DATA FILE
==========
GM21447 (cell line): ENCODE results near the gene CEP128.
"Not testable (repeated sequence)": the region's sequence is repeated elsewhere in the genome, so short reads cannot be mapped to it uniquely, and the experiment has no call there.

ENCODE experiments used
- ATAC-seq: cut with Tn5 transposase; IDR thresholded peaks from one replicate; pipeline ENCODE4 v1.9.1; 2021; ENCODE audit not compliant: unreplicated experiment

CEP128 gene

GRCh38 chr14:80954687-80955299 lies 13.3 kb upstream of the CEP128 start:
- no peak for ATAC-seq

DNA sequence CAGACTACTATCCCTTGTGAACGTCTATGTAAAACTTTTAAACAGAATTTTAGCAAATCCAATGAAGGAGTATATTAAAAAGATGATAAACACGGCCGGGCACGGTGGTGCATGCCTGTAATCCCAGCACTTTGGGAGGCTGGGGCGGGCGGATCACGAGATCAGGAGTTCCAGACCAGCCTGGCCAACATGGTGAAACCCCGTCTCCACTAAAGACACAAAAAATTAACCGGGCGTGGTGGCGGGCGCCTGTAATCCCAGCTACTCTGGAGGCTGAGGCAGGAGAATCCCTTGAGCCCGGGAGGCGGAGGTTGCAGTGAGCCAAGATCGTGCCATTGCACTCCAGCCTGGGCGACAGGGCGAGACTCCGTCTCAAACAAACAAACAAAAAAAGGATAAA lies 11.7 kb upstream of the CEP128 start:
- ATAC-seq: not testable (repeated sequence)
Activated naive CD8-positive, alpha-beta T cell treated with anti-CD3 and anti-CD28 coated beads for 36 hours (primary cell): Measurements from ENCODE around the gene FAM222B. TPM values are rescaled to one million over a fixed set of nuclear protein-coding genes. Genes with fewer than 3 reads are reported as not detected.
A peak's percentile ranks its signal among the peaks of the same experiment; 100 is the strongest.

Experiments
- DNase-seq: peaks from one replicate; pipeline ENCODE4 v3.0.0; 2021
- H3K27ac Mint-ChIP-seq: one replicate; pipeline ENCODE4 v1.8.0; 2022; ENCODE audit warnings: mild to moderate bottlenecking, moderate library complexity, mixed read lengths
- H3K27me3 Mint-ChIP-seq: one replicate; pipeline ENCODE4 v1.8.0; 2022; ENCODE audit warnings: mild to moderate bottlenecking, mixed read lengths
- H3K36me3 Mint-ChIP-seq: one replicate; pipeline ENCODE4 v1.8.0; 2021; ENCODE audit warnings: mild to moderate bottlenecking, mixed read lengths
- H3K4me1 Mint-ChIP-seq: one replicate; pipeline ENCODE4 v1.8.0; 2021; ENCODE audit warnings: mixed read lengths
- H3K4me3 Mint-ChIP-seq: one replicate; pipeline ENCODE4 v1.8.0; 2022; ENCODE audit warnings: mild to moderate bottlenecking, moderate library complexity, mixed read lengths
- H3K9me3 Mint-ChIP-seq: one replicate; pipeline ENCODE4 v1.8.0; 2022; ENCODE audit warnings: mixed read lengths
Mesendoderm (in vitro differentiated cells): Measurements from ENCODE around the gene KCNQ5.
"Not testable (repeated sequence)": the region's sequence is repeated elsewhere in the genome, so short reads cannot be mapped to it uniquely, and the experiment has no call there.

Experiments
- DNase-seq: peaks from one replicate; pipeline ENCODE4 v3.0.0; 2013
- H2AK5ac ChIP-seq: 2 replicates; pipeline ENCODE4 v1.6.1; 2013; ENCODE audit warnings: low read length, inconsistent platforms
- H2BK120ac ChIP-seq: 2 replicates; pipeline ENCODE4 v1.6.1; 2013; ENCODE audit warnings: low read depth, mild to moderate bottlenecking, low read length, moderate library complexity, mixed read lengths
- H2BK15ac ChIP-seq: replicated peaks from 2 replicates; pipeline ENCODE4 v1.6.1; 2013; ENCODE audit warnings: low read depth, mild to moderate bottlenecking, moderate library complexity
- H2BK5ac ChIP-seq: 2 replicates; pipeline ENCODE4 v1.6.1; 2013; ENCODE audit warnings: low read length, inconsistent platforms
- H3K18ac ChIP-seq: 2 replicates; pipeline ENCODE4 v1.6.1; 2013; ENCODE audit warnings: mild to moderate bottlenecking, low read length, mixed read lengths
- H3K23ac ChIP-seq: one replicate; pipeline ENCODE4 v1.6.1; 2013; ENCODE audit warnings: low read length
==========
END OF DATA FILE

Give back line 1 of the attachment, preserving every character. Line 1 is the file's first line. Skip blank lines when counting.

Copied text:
GM21447 (cell line): ENCODE results near the gene CEP128.